Ways to unleash the full potential of the single market to the benefit of consumers, employees and businesses, in particular start-ups, are proposed in a report voted by Internal Market Committee MEPs on Thursday. Priorities include eliminating unjustified barriers to trade, helping SMEs and start-ups to scale up their activities, reforming VAT rules, developing legislative tools to foster the sharing economy and building a strong culture of compliance and enforcement.
"Parliament can contribute significantly to making the single market strategy more ambitious, by putting forward specific proposals in individual areas and focusing efforts on achieving a deeper and fairer single market that is more modern and innovative", says the rapporteur, Lara Comi (EPP, IT).
Incentives for SMEs and innovative start-ups
Ways to further facilitate access to funding for start-ups and small and medium-sized enterprises (SMEs) need to be explored, say MEPs, calling for EU funding to be made more visible and for measures to ensure that "crowdfunding can be done seamlessly across borders".
MEPs also call on the Commission to consider how the new rules on the “place of supply” for VAT on digital services can be amended to meet the specific needs of small and micro-businesses, assess the possibility of a "single VAT rate (for the same category of goods) in the e-commerce sector" and tackle the distortion of competition caused by the different VAT regimes applicable to public and private bodies. Measures to facilitate these businesses’ access to the patent system in Europe are also needed, says the text.
EU member states are urged to refrain from taking discriminatory measures, such as trade and tax laws that only affect certain sectors or business models and distort competition, that make it difficult for firms to establish themselves in a given EU country.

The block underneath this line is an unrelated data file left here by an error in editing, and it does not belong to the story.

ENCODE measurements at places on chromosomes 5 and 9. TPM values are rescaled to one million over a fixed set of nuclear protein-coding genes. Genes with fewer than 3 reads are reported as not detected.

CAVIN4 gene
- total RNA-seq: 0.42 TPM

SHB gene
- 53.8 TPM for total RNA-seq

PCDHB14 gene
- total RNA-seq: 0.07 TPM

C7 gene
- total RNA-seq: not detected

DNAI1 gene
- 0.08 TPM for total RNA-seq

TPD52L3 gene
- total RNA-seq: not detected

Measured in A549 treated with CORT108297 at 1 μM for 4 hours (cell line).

MEPs call on the Commission to coordinate member states’ efforts to find “short or long-term legislative solutions towards the sharing economy", which they note has the potential to generate additional benefits and opportunities for companies and consumers. They also ask the Commission and EU countries to table proposals to "prevent abuses in the employment and taxation areas in the sharing economy".
The development of new business models, innovative services and temporary use of assets should be encouraged, but based, where possible, "on similar rules for similar services", with a view to safeguarding high quality of services, independent of how their access and provision is organised, says the report.
MEPs argue that "only a single market approach can be taken with regard to the sharing economy, as fragmentation of the single market through local or national rules prevents European companies of the sharing economy from scaling up at European level".
Press ahead with proposal to end unjustified geo-blocking
The Commission must press ahead with a legislative proposal to address unjustified geo-blocking and other unjustified forms of discrimination by market players, say MEPs, adding that this proposal must respect the basic principle of freedom of trade and take into account the principle of proportionality, in particular for small and micro-businesses.
Overcoming non-tariff barriers
The committee also approved a report by Daniel Dalton (ECR, UK) which highlights the barriers that SMEs face when trying to trade across the EU and suggests ways to overcome them. Non-tariff barriers within the EU include unjustified national technical rules and regulatory and non-regulatory requirements governing products, service providers and terms of service provision, or bureaucracy.
Note to editors
The Single Market Strategy report is the committee’s response to the EU Commission Communication "Upgrading the Single Market: more opportunities for people and business", presented in 28 October 2015. MEPs call on the Commission to table the planned draft laws without delay.
Result of the votes
Single Market Strategy - 34 votes to 3, with one abstention
Non-Tariff Barriers in the Single Market - 30 votes to 3, with one abstention
In the chair: Vicky Ford (ECR, UK)
REF. : 20160418IPR23834